writing

what getting older taught me about life

Today, I would like to discuss something that I’ve always been passionate speaking about.
It’s about how getting older taught me valuable lessons in life, past & presently as well.

For most people, life begins as soon as you start breathing.
Mostly, it’s true and I agree with certain parts to an extent.
However, I felt like it didn’t truly begin until I was old enough to
understand the difference between living and existing, that’s when I
felt my life really started making sense, for the first time in my whole existence.

It sounds a little far-fetched, and perhaps that’s how I see it,
but the definition of life is different for everyone and I can’t even say that
enough times. In my personal experience, what getting older taught me the most is
that life is never as complicated as we might imagine it’d be.
And I say this in my own experience of it, not anyone else’s.
Anyway…getting older taught me to always respect the ones present in life
(except the ones who least deserve it, I let them go) and to never take anything
for granted because the existence of life is never guaranteed. In this age of time,
some of us forget how fragile life is in reality, and how easily it can be taken away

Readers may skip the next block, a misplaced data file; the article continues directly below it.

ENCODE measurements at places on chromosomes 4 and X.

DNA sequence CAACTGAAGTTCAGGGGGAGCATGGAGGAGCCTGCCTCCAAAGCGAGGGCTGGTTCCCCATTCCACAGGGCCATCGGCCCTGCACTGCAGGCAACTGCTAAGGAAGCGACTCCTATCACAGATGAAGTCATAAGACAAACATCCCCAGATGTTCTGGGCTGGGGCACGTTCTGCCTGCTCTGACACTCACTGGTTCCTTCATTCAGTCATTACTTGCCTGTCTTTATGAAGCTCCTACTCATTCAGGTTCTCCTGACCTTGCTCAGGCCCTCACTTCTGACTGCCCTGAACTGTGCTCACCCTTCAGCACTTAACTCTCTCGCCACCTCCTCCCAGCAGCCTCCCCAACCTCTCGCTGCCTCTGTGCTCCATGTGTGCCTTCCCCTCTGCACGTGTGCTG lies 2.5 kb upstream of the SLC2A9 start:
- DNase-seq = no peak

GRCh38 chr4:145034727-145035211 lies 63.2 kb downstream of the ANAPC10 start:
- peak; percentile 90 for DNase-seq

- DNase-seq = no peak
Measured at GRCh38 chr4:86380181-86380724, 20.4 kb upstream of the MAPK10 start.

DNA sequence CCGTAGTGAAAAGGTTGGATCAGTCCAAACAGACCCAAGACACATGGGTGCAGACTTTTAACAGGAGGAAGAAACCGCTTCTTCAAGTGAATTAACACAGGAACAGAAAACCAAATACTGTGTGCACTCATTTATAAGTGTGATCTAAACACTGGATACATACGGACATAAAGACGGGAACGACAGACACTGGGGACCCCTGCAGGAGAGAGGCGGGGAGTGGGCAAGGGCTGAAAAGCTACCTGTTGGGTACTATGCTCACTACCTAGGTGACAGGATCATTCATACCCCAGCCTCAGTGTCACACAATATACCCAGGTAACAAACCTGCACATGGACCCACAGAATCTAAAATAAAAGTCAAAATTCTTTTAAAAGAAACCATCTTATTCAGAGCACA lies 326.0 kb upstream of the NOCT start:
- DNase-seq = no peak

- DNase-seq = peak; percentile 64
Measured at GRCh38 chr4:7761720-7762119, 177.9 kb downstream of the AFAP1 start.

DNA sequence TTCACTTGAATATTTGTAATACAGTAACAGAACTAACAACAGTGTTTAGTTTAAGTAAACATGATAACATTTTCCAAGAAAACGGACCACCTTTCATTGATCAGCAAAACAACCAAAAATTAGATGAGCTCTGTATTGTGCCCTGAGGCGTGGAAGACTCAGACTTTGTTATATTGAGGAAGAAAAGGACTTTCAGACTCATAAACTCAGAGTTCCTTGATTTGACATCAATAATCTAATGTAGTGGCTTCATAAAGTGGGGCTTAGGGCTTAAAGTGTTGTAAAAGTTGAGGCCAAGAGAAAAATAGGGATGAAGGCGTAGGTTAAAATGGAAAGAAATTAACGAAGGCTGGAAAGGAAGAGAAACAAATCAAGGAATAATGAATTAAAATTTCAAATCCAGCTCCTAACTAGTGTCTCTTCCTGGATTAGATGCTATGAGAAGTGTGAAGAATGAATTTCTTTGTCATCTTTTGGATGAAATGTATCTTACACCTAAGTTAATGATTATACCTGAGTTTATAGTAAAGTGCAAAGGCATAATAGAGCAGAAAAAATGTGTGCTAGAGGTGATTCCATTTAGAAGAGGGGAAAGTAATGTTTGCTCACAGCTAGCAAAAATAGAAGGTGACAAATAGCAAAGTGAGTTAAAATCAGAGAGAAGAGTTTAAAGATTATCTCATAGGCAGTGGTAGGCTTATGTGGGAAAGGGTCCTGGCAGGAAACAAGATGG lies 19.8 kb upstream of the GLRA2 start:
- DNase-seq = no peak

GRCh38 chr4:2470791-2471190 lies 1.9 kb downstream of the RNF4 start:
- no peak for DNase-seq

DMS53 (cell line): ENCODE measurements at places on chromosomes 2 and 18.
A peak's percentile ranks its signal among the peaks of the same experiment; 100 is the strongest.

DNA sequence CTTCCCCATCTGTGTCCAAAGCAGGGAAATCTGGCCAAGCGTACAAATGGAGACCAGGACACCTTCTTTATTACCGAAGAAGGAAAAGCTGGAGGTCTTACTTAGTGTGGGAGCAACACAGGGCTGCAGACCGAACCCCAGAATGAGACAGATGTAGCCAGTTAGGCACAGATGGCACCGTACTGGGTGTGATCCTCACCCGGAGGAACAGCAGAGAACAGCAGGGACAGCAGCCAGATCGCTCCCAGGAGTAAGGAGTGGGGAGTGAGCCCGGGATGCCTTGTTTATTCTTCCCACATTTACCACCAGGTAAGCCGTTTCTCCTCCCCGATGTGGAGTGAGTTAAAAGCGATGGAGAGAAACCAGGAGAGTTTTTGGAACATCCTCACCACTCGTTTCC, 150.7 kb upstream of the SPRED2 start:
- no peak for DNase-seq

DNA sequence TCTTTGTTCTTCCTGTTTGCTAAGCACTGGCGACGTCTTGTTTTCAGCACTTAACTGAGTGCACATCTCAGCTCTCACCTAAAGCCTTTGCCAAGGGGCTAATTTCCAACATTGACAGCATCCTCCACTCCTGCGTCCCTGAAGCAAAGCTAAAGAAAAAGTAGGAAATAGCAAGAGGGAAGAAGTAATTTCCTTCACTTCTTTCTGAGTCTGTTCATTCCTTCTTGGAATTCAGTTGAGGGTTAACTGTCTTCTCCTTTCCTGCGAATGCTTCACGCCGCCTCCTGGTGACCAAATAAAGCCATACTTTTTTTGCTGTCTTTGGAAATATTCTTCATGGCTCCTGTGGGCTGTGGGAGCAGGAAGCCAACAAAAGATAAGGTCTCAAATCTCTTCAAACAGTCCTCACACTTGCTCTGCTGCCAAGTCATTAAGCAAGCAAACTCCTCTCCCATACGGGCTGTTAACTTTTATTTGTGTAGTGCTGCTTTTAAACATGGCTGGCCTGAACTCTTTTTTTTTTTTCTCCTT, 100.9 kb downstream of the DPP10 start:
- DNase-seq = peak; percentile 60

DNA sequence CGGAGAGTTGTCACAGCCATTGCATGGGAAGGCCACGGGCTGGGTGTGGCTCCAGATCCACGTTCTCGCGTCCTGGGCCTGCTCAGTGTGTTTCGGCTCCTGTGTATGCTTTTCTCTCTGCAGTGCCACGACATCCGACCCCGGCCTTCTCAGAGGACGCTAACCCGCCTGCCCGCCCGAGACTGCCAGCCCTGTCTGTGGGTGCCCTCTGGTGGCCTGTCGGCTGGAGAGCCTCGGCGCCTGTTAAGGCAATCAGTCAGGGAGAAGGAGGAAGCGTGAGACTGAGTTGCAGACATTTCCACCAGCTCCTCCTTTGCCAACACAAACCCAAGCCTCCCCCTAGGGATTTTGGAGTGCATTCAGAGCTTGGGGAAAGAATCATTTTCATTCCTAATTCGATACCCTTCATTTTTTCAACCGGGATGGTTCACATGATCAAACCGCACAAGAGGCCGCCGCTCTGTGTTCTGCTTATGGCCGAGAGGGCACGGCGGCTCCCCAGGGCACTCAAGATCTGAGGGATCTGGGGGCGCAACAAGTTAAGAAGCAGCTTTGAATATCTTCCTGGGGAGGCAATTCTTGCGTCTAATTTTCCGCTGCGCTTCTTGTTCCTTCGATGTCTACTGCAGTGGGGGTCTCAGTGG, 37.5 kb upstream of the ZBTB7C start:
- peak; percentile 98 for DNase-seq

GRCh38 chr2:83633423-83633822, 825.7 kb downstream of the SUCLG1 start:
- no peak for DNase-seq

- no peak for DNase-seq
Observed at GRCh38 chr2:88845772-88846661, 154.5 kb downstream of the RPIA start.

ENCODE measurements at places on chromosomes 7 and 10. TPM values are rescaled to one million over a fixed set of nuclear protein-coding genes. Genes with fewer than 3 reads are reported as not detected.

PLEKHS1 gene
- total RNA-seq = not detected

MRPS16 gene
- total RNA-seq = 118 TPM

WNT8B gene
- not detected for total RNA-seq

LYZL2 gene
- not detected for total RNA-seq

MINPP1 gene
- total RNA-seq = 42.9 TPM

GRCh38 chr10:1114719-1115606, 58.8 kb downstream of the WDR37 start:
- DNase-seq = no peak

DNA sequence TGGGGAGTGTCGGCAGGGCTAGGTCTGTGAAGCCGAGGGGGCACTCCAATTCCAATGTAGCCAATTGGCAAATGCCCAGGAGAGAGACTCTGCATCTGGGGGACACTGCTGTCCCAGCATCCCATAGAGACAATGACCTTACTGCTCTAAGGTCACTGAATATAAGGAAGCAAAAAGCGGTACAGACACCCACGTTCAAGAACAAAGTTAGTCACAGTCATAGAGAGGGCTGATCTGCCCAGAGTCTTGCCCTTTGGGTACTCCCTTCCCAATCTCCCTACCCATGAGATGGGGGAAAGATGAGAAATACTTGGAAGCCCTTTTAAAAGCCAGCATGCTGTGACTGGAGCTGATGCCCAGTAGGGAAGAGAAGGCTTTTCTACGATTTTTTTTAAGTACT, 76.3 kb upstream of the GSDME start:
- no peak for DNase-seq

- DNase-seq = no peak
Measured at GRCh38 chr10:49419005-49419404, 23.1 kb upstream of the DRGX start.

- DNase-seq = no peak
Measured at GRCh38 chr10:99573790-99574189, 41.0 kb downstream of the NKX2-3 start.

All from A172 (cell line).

without a single thought. I know this because I lost my dear grandmother this year.
Getting older also helped me learn many valuable lessons,
such as, never count the days in which you live, but count the amount of good energy
that surrounds it, and the amount of wonderful moments created in that space of time.
For me, poetry was always the shoulder to cry on, the support always needed,
which is a big reason why I am putting together a book of poems from my heart,
creating good out of bad experiences, memories I’d rather forget and so forth.
It makes the work more authentic and personal in that sense.‎

3 thoughts on “what getting older taught me about life

  1. This is a beautiful post. I am sorry to read about your grandmother. I agree with what you say about appreciating the people we have around us. It’s important as we never know when we’ll see them last.

    Liked by 1 person

  2. For most people, life begins as soon as you start breathing.
    Mostly, it’s true and I agree with certain parts to an extent.
    However, I felt like it didn’t truly begin until I was old enough to
    understand the difference between living and existing, that’s when I
    felt my life really started making sense, for the first time in my whole existence.

    I couldn’t agree more with that distinction. And, if we include the concept of “surviving” vs. “living” and “existing,” then one has to consider the subtleties between the physiological and the psychological. Appreciating them both as interlaced elements is necessary.

    Liked by 1 person

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